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New Design Portfolio - Honest Feedback/Suggestions Please!

Discussion in 'Website Design Critique:' started by Sneakyheathen, Nov 22, 2008.

  1. Sneakyheathen

    Sneakyheathen Member

    So my new portfolio is up at Professional Website Creation | Deadly Clever Designs. The designs in the portfolio page are live, as well, so feel free to critique the overall "style" of my designs. I've been told they're too plain, so I'm not sure what to do to keep moving forward. ;) That's not to say I think I'm perfect, I've just reached the brink of my ideas.

    HONEST critique and feedback, please. I'm really good with criticism. :up:
  2. Aarlev

    Aarlev Member

    To be honest I think it is a bit on the plain side. The gradient bar and shiny arrows in the menu creates a kind of in between look in my opinion. I think you have to decide whether you want to go for a very minimalistic style or a more graphical orientated design. If you're going for the simple and minimalistic I think mrleesimpson from this forum has created a brilliant example of a very simple design that is still visually appealing and works extremely well. | The portfolio of North East based website & graphic designer Lee Simpson.

    Your logo is nice, but I'd align it to the left instead. And perhaps make the top bar a flat color and change the menu item images. Or leave the top bar as it is and then work in some more elements. Perhaps introduce a background or something.

    Oh and your top portfolio piece is linking to an empty blog.

    Just my 2 cents.
  3. berry

    berry Active Member

    Overall design is bland and plain like a supermarket curry.
    The web is full of thousands of great looking websites by designers. Your starting point should be your styling. If you want to go forward you have to be creative in your inspirations and designs, and not just work within your own limitations. Designers should look at other Designers and say;" I wish I did that!" You really need to look at all the great stuff, copy it, mimic it, try and understand it, change it, develop it then add your own spin on it. If you can't do inspirational work for yourself then why should a client be interested in commisioning you? Also you say you do Logos and Brand ID but I don't see any.
    Just because you have a website online doesn't mean its a good one or it works. Critisism is hard and ruthless, but you should never be precious to ideas. Throw them away and a better one will arrive. First check out the world!
  4. Sneakyheathen

    Sneakyheathen Member

    Thanks for the link. I think I understand what you're saying about in between. I'll probably try to be more on the graphical side, but I do love the minimalist style, so, I'll just have to see what works for me. As for the empty blog, I guess I'll take it down if the client has yet to use it? :confused: I think I understand how it's kind of lingering between the two, though.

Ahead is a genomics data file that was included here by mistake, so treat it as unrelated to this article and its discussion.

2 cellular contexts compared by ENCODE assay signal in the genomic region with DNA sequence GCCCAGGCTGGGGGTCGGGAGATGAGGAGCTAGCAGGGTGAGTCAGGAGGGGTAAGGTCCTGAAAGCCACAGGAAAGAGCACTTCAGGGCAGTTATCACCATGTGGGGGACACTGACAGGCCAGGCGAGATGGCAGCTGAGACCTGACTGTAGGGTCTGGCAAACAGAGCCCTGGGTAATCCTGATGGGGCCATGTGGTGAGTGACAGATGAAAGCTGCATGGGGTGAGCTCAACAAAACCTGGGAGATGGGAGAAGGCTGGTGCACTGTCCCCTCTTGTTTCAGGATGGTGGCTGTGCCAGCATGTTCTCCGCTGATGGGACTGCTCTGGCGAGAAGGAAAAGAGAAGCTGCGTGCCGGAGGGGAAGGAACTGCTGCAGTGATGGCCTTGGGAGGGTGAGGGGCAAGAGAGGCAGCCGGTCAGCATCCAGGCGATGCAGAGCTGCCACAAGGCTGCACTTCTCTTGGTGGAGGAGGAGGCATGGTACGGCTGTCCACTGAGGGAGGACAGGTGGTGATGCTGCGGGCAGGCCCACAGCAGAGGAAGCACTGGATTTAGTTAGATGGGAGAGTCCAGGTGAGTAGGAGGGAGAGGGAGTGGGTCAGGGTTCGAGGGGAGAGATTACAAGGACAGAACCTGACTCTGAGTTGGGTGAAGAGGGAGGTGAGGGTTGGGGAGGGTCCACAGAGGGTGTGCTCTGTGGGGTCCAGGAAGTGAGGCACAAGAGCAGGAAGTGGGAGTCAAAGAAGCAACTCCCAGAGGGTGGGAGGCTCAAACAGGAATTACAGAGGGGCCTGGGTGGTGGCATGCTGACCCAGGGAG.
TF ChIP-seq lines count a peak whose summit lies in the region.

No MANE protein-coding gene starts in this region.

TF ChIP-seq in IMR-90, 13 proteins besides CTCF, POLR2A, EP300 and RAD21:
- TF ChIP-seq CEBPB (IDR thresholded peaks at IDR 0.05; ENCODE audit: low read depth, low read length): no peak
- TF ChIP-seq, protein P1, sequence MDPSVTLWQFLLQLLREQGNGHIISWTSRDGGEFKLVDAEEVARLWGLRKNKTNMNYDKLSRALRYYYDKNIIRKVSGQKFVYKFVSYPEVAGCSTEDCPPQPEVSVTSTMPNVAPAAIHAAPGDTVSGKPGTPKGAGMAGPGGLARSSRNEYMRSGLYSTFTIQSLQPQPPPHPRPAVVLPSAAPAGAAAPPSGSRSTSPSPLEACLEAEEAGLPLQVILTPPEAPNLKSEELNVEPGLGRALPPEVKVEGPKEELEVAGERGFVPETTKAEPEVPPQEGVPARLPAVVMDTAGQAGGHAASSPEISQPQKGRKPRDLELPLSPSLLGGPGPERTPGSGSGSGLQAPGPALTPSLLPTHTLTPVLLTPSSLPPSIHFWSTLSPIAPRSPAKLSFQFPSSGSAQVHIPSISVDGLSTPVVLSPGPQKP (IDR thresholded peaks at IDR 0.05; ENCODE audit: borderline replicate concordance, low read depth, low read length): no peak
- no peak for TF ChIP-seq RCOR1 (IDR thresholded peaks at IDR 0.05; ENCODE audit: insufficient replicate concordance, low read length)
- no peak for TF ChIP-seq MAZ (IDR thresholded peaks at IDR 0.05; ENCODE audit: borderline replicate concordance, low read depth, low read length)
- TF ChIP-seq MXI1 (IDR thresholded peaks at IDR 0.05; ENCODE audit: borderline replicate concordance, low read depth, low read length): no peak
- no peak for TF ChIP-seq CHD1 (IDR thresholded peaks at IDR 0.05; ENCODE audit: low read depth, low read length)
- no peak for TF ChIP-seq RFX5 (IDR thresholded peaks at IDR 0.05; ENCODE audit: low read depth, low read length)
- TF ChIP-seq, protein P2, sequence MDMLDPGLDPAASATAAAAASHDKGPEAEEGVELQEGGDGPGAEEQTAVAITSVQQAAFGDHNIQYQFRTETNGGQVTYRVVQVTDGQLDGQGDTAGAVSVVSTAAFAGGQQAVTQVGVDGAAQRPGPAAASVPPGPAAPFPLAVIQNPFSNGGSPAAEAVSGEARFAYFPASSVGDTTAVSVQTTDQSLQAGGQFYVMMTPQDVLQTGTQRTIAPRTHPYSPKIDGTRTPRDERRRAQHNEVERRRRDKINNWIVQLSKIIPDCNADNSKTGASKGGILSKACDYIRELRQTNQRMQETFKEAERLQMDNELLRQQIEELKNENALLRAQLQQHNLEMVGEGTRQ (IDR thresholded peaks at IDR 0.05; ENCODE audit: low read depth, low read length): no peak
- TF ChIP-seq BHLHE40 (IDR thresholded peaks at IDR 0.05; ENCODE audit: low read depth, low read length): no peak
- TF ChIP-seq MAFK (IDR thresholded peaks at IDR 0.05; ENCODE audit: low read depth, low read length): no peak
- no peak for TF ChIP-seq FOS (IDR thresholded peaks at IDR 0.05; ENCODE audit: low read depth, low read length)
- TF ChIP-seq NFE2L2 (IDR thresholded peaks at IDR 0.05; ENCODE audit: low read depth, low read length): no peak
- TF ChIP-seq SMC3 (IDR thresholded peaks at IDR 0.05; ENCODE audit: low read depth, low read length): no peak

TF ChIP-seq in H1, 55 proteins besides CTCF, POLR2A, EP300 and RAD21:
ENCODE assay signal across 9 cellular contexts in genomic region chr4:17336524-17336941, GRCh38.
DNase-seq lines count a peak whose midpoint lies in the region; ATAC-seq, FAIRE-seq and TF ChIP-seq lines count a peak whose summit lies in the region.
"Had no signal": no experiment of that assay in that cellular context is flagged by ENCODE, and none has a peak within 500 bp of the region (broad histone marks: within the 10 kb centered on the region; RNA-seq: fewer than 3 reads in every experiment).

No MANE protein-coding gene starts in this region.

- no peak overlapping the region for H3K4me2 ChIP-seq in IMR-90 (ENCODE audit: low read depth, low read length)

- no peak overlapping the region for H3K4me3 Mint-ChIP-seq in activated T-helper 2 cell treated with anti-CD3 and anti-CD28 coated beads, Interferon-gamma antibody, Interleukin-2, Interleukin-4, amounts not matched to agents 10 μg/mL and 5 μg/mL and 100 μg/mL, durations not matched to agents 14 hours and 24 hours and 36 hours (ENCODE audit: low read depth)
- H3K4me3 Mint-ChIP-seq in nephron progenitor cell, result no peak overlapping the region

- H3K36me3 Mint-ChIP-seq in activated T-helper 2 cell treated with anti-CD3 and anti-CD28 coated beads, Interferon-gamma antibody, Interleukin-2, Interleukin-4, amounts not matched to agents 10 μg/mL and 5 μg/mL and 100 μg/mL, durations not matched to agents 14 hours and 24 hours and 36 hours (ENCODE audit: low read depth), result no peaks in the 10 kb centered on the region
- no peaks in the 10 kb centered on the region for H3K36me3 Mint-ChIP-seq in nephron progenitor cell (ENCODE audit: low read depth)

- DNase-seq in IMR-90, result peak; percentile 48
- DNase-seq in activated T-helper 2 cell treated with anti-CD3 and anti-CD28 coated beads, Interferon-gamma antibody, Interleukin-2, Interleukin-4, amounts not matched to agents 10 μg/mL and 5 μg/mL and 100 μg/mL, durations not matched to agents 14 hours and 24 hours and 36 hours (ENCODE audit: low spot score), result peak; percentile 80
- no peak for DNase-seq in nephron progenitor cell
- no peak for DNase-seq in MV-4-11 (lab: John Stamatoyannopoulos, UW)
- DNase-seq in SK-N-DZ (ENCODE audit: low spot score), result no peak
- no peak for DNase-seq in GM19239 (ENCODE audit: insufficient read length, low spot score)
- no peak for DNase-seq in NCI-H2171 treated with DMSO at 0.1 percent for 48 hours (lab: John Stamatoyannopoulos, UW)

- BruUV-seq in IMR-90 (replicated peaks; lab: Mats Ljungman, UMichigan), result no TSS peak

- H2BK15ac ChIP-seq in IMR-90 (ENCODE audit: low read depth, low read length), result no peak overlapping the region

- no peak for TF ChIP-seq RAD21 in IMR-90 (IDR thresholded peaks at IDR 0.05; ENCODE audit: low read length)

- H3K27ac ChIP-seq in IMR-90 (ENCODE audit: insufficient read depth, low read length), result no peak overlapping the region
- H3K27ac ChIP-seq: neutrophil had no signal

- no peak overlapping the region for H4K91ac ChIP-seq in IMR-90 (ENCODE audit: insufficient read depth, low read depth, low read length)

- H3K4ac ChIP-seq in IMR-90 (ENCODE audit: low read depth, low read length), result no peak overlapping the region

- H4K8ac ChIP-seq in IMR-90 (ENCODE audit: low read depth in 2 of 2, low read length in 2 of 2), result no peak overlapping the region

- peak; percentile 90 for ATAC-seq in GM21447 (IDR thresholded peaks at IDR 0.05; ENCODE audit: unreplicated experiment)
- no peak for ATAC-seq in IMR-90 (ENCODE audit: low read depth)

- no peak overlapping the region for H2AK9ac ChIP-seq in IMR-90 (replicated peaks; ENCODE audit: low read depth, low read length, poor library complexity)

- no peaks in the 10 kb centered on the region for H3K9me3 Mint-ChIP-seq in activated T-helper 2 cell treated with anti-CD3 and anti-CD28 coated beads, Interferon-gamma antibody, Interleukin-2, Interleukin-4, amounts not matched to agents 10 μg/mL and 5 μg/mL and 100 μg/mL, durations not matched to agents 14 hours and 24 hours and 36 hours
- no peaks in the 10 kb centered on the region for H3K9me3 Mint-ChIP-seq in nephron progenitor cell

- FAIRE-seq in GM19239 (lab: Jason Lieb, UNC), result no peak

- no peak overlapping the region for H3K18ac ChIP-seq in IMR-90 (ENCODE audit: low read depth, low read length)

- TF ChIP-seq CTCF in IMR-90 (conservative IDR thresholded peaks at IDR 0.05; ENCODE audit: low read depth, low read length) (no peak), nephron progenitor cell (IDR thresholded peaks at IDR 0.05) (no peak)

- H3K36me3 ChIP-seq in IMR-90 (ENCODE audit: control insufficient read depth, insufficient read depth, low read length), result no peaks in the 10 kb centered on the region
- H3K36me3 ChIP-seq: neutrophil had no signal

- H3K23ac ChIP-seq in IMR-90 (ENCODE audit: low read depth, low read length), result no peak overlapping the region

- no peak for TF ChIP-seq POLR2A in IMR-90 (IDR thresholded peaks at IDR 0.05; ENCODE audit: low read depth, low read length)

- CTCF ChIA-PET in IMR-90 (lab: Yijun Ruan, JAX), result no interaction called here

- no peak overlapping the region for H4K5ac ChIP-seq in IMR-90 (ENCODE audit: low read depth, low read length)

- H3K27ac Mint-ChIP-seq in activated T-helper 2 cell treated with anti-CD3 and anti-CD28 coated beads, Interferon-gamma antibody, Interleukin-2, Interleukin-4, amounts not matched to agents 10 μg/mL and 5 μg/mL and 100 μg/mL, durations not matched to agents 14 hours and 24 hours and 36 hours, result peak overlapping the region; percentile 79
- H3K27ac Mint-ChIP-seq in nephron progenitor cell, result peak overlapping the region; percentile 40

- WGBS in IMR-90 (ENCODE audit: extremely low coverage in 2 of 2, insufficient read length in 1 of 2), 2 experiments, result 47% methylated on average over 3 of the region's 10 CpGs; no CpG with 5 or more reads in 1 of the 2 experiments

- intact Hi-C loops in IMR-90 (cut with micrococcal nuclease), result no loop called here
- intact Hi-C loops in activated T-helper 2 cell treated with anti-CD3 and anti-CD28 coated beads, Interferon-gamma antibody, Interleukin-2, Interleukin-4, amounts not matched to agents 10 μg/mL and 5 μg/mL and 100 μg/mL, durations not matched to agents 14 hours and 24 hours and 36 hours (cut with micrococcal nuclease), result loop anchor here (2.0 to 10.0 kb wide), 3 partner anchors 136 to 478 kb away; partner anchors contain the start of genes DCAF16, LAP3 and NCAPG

Thanks for the honesty! I'm going to address the first part of your comment, not cuz I wasn't listening to the inspirational part, but just because it was more of a general statement about design and not really about my specific portfolio. But thanks for the thoughts on improving. Oh and I created the logos for both Diligent and Inspired Musician. I guess I'll create a specific section for the designs.

    I can definitely see that "plain" is where I'm getting stuck. I'll take the inspiration advice into consideration and start trying to implement elements I like into my own design. Thanks guys. :cool:
  5. Sneakyheathen

    Sneakyheathen Member

  6. matt

    matt Member

    Yo, Sneaks (mind if I call you Sneaks? Good).

    I know very little about site design, but here's a couple of typographic tips you may want to consider if you're touting yourself as a graphic designer of any sort:

    Your drop cap 'D' in your opening paragraph should (actually, MUST) sit on a baseline, at least one baseline below the first line of text (otherwise it's a standing cap). Unfortunately the shape of a D is going to make for some awkward kerning, so you may want to think about losing the big D altogether.

    Secondly, you have what's called a widow in your paragraph about yourself (the poor, lonely services all on its own). You might want to re-word that text, or play with the tracking a bit to get rid of it.
  7. Sneakyheathen

    Sneakyheathen Member

    Thanks for the Drop-cap information. I'll probably do what you said and change up the copy. Too many rhetorical questions anyways.

    Can you explain what you mean about the "window"? I'm not getting it. :confused:
  8. matt

    matt Member

    A widow is the type-geek term given to a very short line at the bottom of a paragraph (usually just one or two words) which makes the text look unbalanced and awkward. Your about the designer text has the word services all on it's own on the bottom line. This is a bit of a no-no coming from a designer, so I would re-word or play with the tracking to get rid of that.